Incorrect Yoast canonical redirects

In the realtime view some articles don’t show the title, author, image and publication date. Instead the url of the article appears without any image.


When does it happen?

On Wordpress installations using Yoast in combination with a cache plugin like WPRocket, WP Super Cache or others.

Why does it happen?

When publishing from Wordpress an article to, Yoast initially sets the canonical as <link rel="canonical" href="" />. This short Wordpress link returns a 301 redirect to the correct url This redirection is an important SEO error as explained below. When the cache is evicted some minutes after, the right canonical <link rel="canonical" href="" /> is added to the article.

This is a known and reported bug to Yoast.

Why a redirect in a canonical can be harmful to your SEO strategy?

Adding a 301 redirect on a canonical is documented by Google as potential source of problems

Incorrect canonical tags: Some content management systems (CMS) or CMS plugins can make incorrect use of canonicalization techniques to point to URLs on external websites. Check your content to see if this is the case. If your site is indicating an unexpected canonical URL preference, perhaps through incorrect use of rel="canonical" or a 301 redirect, fix that issue directly.

Deepcrawl also recommends and documents:

Don’t canonicalize to a target that is noindexed, or returns a non-200 status

Sitechecker recommends to fix all non-200 canonicals and to avoid redirects:

fix URLs with canonical to non-200

Sitebulb has an explicit hint check to avoid canonical redirections

The point of a canonical is to explicitly and unambiguously indicate a preferred URL. However in this situation, the canonical instructions are sending conflicting messages to the search engines - which typically means they will ignore the canonicals entirely and try to make their own decisions about what ‘the canonical URL’ should be.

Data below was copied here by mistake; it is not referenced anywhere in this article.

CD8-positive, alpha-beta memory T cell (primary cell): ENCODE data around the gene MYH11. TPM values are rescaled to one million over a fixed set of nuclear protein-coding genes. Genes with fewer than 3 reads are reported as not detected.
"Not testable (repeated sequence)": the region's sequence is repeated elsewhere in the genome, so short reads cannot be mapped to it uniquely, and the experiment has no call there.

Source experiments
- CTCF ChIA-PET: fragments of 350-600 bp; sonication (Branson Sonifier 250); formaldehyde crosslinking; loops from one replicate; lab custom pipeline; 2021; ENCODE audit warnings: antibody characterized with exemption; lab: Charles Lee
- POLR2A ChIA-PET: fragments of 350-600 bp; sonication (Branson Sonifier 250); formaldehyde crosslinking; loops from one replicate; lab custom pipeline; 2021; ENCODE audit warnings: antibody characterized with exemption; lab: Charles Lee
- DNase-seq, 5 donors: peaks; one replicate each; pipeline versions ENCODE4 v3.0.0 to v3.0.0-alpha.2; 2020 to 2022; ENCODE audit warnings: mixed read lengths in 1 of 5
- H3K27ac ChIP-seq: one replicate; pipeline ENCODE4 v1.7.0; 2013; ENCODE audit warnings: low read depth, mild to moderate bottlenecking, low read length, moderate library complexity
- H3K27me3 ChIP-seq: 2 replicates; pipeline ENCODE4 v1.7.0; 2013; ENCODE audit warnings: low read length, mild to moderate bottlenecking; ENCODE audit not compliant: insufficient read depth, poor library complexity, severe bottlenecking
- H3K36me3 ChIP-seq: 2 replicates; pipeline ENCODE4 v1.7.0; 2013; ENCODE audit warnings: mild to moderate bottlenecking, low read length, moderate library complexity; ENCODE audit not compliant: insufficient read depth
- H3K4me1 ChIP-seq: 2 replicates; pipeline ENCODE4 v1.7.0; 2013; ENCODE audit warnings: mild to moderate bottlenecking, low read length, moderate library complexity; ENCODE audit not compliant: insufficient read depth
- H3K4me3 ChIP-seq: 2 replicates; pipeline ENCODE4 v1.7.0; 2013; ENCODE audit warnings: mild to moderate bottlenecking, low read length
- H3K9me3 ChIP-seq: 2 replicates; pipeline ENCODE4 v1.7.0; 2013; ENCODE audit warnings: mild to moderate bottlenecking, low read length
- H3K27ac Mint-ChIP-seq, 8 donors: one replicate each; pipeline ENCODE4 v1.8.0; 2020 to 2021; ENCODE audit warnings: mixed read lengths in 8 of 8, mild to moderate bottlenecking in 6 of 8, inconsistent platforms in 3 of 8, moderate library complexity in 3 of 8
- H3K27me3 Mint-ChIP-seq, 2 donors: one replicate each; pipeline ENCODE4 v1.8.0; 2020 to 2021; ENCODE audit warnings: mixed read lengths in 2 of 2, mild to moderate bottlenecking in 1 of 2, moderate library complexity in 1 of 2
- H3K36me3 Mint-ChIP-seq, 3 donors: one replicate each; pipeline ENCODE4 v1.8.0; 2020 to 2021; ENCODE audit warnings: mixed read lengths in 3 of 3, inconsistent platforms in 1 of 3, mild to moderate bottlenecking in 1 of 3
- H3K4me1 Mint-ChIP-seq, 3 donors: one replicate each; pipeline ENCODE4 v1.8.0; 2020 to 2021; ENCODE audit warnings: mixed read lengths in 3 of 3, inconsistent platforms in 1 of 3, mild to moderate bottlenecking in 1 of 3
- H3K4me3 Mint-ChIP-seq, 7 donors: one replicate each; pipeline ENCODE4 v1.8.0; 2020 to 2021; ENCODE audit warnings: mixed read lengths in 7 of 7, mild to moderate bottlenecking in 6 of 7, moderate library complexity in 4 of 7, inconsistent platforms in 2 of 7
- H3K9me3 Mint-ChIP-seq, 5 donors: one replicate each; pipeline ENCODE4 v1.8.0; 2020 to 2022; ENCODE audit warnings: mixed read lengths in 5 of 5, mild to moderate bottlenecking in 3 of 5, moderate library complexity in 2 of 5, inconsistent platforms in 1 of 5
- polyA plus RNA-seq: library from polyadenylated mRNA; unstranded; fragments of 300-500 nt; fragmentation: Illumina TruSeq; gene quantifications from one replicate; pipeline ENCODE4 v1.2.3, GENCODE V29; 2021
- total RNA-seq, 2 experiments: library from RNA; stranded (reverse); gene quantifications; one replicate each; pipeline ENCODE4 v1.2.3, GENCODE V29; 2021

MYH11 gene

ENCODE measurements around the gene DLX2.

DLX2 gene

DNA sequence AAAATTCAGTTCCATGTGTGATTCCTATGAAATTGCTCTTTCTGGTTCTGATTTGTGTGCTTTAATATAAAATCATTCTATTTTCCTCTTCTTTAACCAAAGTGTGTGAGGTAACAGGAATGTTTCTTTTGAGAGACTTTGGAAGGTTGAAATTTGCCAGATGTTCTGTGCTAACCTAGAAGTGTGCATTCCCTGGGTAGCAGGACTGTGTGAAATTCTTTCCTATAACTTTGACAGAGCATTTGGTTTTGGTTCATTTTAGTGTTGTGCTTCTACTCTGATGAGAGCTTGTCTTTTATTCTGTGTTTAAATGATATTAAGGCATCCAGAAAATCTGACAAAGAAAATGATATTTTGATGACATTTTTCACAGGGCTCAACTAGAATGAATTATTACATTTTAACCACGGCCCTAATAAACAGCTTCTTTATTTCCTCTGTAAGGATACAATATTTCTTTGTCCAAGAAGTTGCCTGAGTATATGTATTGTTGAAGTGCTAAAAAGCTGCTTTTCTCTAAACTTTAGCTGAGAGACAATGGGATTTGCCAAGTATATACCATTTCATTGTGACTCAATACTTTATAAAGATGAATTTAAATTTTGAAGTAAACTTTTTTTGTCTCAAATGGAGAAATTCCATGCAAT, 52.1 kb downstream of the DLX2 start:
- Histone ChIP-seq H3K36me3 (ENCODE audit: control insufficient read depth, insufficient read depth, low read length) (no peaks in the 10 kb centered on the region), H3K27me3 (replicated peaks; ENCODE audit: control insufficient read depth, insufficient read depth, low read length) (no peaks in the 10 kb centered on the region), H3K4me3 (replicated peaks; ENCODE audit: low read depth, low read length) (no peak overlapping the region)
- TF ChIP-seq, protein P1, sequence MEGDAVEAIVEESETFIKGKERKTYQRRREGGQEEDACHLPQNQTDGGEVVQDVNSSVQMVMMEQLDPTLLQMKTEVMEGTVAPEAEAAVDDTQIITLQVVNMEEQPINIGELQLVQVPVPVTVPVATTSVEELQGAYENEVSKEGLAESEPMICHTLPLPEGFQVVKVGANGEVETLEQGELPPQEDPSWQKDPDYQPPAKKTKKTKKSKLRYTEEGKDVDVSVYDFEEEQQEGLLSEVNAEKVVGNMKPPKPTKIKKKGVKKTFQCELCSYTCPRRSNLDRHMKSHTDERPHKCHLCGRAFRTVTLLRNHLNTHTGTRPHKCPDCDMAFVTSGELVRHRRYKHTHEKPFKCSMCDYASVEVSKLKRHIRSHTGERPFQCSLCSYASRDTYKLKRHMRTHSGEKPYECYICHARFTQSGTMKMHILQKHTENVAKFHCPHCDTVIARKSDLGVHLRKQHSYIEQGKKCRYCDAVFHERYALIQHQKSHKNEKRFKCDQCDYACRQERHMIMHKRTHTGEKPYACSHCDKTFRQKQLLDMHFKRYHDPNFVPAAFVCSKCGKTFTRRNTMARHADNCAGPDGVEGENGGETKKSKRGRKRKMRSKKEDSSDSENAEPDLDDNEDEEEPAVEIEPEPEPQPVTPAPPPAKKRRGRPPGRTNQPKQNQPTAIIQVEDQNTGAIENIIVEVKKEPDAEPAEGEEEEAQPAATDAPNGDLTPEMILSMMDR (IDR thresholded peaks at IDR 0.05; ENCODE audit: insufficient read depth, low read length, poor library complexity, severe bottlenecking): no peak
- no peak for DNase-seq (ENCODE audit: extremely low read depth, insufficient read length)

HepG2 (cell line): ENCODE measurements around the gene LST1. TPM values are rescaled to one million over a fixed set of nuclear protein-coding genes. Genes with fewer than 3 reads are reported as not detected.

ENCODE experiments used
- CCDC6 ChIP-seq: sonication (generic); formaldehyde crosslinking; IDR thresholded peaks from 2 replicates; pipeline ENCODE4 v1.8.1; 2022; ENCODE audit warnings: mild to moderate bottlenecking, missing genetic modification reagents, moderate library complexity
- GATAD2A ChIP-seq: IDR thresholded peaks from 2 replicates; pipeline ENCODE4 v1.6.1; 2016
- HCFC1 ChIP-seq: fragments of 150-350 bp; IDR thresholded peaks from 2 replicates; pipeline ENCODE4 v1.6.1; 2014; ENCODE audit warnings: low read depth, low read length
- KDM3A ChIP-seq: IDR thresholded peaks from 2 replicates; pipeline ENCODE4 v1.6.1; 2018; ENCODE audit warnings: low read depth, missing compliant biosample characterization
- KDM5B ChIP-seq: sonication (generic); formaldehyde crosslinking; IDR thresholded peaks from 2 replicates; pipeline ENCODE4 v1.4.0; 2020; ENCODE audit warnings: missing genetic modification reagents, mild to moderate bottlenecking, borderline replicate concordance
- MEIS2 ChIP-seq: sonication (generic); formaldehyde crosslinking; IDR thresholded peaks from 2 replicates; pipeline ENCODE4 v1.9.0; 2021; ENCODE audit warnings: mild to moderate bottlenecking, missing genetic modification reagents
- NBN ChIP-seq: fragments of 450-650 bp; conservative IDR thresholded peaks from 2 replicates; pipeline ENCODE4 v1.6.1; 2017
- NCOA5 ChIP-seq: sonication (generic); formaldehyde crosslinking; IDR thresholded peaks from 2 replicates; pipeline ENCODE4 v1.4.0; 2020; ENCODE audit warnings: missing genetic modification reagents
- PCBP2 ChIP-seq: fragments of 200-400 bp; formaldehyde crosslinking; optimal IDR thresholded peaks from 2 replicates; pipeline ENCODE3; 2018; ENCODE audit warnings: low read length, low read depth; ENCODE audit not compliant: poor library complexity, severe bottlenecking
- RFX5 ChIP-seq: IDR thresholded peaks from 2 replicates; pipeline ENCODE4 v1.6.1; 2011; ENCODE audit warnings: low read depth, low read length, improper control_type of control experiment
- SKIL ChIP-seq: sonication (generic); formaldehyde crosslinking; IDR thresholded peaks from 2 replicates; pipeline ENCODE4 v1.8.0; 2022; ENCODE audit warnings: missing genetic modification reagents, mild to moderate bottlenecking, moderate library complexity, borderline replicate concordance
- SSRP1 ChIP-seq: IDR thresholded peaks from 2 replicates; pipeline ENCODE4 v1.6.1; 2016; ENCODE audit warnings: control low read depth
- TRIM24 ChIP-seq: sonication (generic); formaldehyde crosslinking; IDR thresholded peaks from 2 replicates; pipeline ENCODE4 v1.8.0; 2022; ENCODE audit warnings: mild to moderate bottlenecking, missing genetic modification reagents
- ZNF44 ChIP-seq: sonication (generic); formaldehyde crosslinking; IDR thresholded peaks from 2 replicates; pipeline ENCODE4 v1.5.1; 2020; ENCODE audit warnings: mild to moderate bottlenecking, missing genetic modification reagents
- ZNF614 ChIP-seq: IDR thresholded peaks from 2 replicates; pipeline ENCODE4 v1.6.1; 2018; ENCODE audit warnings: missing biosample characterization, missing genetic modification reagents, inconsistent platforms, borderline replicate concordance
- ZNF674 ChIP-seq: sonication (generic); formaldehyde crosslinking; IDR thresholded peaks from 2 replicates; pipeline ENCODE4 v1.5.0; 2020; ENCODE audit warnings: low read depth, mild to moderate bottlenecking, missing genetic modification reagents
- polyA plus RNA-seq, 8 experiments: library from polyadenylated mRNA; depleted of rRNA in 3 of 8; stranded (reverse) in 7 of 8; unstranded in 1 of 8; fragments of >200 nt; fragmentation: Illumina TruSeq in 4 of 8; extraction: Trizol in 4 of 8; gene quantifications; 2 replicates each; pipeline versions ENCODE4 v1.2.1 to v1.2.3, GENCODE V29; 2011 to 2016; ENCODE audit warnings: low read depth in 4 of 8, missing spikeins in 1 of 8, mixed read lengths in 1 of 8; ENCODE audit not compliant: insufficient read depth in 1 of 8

Onely takes canonical redirects as site audit errors:

They will alert you of any incorrect canonicals, such as removed/missing pages (HTTP 4xx), server errors (HTTP 5xx), or redirects (HTTP 3xx) in canonical tags.

Why are other analytics tools not affected?

Marfeel creates a visual representation of a site based on the same rules Googlebot sees it. In documentation situations where Google might see an issue, Marfeel will always make it obvious and put it to the attention of our users to be able to address it the sooner the better. Marfeel is not just an analytics platform but a tool that will help you optimize your SEO strategy by following best practices and Google official recomendations.

Following this principle, Marfeel doesn’t rely on explicit and ad-hoc instrumentation provided to our pixel. Instead Marfeel exclusively relies on the Structure data of your site to infer all the information you see on the platform, the same way Google does.

This has two big benefits:

  1. Fast adoption. Site owners don’t need to spend endless hours instrumenting their site
  2. Any effort to improve the instrumentation will benefit your SEO strategy

On the other hand Marfeel always attributes the traffic of a url to its canonical. This is brings important benefits in terms of SEO and also in terms of analysis.


On the reported Yoast issue some users report non-official solutions while Yoast works on solving the issue.

Here’s an snippet of code to add on functions.php some our partners and customer have used in the past:

// Fix per canonical Yoast
function prefix_filter_canonical_replace( $canonical ) {
  if ( is_single() ) {
        $canonical = get_the_permalink();
  return $canonical;
add_filter( 'wpseo_canonical', 'prefix_filter_canonical_replace' );
At Marfeel we are not Wordpress specialists, please use this snippet with caution after reading the reported Yoast issue and assessing how it applies to your setup.